With the UTSA Roadrunners’ 2017 season wrapped up with a 6-5 record, it’s time to take a look back at the season that was. It certainly felt like a season of missed opportunity as the chance to play for a conference championship was right in front of UTSA, losing only one conference game by more than one score. A senior-laden offense fell very flat over the span of the season, culminating in a failure to score a touchdown in the final two games of the season.
Disappointment aside, the Roadrunners still have plenty to hang their hat on this year. Their defense was among the very best in the entire nation and the team brought home their first winning record since the 2013 season. Let’s hand out a few unofficial honors to the team — be sure to hop in the comments to let me know where you disagree with my selections.
Offensive MVP - Dalton Sturm
2,185 passing yards, 62% completion, 15 TDs, five INTs, 545 rushing yards, two rushing TDs.
Senior quarterback Dalton Sturm turned in a very strong season on the stat sheet but his redeeming presence on the offense was immeasurable. Given how poor the offense was as a whole, Sturm was often forced to take heroic measures to keep drives alive by scrambling out of the pocket and sacrificing his body for first downs.
Sturm’s impact on this team was best shown in the season opener against Baylor where Sturm ran for 98 yards, including a long of 40. He was incredibly efficient through the air, going 15-20 for 155 yards and two touchdowns. It often felt like Sturm was handcuffed by UTSA’s pro-style offense but when he was allowed to shine he played like one of the top quarterbacks in the conference.
There’s no doubt Sturm had his limitations but he ends his career as, in my opinion, the best quarterback to take the field for UTSA in their short history.
Defensive MVP - Marcus Davenport
55 tackles, 17.5 TFL, 8.5 sacks, four pass break ups, eight quarterback hurries, one fumble recovery, three forced fumbles.
Well this was an easy decision. Not only did Davenport turn in the best single-season performance for a UTSA player ever, he also cements himself as the best player to ever don the orange and navy. Davenport will be UTSA’s first player to play in the senior bowl and will likely be drafted somewhere between rounds one and four of the NFL draft depending on his performance at the NFL combine.
Always a disruptive pressure off the edge, Davenport took his game to an entirely new level this year after packing on the pounds and learning how to fully utilize his hands as a defensive lineman. Davenport developed his ability as a run defender from being a complete liability to offenses running as far away from him as possible. Sometimes that still wasn’t enough to stop him from creating a play behind the line of scrimmage.
Davenport is a freak of nature as an athlete, as shown by his ability to lock up running backs in pass coverage when they ran routes out of the backfield. It will be a long time before UTSA fans are treated to another player this talented.
Special Teams MVP - Jared Sackett
19-22 field goals, 23-24 point after attempts, 80 points scored.
Given UTSA’s general inability to cross the goal line on offense, Sackett’s contributions as a true freshmen were an absolute blessing. Sackett was efficient, knocking in 86.4% of his field goal attempts. Converting five of seven attempts from 40 to 50 yards out, Sackett gave UTSA’s kicking game a level of leg strength they haven’t seen since Sean Ianno was UTSA’s placekicker. The freshman has impressive height on his kicks which helps prevent his attempts from being blocked at the line of scrimmage. It’s clear UTSA is in very good shape in the placekicking department for the next few years.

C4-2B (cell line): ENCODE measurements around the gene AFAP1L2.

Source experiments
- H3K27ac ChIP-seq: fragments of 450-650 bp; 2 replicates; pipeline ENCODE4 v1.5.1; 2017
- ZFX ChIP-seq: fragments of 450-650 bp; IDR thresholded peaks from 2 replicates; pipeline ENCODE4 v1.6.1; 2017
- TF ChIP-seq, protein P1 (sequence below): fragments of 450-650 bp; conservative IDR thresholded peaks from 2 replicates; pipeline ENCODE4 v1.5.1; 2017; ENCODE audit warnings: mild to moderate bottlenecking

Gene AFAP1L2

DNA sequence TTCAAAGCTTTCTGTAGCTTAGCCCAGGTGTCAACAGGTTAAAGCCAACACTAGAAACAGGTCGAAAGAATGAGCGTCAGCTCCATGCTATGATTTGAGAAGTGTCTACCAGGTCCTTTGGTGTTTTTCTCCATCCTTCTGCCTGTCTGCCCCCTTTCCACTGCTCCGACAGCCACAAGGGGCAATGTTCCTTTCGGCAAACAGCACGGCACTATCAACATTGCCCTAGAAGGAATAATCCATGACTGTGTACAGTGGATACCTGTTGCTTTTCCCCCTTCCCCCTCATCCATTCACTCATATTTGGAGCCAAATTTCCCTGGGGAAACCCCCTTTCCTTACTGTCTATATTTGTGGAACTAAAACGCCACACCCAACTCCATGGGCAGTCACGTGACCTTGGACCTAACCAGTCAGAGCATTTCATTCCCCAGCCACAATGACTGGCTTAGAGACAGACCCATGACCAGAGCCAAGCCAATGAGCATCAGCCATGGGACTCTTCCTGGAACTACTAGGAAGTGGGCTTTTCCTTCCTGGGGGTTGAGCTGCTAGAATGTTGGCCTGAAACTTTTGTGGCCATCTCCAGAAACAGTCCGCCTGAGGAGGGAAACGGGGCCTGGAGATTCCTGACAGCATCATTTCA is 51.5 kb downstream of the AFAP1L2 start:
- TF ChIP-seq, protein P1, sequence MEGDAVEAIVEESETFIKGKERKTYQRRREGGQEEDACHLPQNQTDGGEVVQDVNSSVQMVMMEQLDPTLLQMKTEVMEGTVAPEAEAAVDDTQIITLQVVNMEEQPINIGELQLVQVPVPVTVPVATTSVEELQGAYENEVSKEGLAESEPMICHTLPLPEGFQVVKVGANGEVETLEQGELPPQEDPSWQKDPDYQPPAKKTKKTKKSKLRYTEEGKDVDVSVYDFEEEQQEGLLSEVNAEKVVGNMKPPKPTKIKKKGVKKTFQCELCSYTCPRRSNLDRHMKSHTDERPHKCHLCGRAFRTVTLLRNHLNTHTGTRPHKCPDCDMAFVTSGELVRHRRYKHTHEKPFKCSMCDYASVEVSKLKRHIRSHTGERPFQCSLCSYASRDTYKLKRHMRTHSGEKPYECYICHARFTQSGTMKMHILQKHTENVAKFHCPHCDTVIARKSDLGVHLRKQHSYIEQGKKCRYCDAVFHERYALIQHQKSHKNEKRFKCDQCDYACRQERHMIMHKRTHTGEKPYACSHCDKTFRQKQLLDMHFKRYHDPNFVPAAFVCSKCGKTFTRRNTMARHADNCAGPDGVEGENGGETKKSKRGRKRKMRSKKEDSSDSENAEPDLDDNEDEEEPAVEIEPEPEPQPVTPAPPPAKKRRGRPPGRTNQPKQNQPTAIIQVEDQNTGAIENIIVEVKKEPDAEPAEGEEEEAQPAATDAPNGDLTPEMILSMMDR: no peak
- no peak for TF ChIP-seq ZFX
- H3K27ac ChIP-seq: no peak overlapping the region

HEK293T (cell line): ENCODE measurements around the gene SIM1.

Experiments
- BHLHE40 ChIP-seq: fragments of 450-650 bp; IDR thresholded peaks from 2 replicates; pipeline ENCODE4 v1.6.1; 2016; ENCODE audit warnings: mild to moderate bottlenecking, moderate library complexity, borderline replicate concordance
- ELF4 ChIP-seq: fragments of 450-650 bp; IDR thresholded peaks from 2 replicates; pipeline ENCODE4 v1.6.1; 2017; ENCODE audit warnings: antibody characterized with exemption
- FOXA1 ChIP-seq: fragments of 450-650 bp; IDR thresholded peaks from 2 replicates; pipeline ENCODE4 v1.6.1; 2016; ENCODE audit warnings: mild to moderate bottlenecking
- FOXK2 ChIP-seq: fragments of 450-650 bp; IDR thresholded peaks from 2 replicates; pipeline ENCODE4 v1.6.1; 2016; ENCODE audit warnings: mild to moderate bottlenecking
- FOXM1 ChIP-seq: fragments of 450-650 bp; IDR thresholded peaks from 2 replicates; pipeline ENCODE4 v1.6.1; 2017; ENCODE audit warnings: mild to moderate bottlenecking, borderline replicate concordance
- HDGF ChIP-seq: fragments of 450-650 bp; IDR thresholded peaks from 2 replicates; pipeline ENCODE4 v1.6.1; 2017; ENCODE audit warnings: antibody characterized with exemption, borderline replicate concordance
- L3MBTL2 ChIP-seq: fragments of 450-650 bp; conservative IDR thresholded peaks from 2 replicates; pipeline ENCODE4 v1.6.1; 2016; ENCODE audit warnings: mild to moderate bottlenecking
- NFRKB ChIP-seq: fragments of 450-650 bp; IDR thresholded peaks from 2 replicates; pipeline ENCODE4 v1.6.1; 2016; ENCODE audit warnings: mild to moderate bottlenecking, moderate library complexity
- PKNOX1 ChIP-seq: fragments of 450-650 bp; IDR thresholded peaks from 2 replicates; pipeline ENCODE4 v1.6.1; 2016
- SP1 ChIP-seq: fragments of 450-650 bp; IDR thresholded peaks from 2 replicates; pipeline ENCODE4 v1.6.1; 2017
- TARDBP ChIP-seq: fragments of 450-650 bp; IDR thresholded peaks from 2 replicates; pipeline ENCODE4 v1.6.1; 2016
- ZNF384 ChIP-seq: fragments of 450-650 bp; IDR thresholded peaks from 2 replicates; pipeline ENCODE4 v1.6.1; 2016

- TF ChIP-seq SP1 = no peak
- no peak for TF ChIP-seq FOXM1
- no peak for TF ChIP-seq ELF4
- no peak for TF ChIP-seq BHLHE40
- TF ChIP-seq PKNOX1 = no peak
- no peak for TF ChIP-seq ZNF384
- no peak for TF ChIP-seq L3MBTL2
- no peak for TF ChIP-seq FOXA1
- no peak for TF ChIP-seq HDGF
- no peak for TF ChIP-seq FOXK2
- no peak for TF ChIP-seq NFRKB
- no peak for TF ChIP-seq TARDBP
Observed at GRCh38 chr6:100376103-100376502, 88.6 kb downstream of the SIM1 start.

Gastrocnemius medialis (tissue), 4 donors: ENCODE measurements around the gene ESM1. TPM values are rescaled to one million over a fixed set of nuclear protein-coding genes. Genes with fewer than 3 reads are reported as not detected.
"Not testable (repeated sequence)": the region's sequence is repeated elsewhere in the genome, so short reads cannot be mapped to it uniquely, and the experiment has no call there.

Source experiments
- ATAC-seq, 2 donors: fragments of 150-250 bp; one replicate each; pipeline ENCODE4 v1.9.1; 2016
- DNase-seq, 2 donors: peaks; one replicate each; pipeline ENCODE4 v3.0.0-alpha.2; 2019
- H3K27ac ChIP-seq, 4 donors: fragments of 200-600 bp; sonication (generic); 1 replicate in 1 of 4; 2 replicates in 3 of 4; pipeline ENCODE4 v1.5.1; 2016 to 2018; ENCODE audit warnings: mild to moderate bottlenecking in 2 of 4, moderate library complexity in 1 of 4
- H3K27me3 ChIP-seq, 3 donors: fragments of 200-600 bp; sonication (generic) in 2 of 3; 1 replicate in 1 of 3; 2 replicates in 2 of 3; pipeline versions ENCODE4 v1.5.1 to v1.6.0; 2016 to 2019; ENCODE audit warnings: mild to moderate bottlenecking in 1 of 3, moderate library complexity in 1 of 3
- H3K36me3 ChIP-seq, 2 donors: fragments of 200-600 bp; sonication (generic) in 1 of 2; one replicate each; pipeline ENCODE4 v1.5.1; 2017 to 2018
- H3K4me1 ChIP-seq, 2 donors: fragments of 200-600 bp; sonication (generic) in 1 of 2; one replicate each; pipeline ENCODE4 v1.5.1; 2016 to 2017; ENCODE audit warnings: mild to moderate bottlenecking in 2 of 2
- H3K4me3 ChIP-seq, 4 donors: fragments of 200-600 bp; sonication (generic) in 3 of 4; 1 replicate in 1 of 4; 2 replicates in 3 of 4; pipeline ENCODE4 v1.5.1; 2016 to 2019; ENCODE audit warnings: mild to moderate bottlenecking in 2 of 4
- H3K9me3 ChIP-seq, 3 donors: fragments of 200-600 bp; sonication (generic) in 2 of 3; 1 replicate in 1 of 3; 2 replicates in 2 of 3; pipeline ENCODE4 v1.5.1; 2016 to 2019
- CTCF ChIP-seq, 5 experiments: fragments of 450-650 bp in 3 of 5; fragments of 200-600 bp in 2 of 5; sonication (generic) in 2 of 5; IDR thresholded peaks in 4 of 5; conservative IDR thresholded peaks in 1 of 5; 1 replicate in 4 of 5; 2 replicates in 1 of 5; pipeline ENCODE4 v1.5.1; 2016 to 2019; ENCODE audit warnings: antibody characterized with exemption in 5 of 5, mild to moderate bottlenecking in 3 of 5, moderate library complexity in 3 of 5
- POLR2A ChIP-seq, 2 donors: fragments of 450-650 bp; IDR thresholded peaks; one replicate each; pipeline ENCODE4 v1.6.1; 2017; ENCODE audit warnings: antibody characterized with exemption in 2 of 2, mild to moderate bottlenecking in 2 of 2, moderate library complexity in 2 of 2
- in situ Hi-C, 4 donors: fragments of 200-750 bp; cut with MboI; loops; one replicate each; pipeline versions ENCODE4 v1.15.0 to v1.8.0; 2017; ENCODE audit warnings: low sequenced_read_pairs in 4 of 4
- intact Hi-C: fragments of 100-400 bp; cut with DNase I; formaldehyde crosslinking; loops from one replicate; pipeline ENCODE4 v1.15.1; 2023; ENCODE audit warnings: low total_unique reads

Newcomer of the Year - Dominic Pastucci
One of the biggest storylines of the year for UTSA was the rough string of injuries they suffered along the offensive line. The brightside of that misfortune is that Pastucci was thrown straight into the fire as a true freshman and played better than anyone could have realistically expected. He certainly had his struggles and gave up a few unmarked blitzers but his contributions at his age while playing multiple positions is incredibly rare. Competition will be tense for starting spots along the offensive line next year but Pastucci figures to be a fixture along the UTSA offensive line for the next three years.
Ironman Award - Tyrell Clay
608 rushing yards, 4.5 yards per carry, two rushing touchdowns. 95 receiving yards, one receiving touchdown.
Clay wins this year’s Ironman award in recognition of his hard work through his career but especially this season. UTSA’s three-star freshmen running backs weren’t quite ready to step into the backup running back role this season but former walk-on Tyrell Clay proved himself to be a stabilizing force in the backfield. Clay was never an extremely explosive ball carrier but he refined his craft over the offseason, adding some slick juke moves to his repertoire. The Roadrunners’ offense greatly benefited from Clay’s dependability.
Assistant Coach of the Year - Bo Davis
I still think it’s pretty crazy that Bo Davis is coaching at UTSA of all places. The former national champion at Alabama turned an already strong UTSA defensive line into a dominant unit. Davis elevated his best player’s technical skill by an extraordinary amount through one season, putting yet another defensive lineman into the early rounds of the NFL draft. If Davis sticks around San Antonio for another season as expected then the Roadrunners’ defensive line should bounce back from the loss of Marcus Davenport without too much of an issue.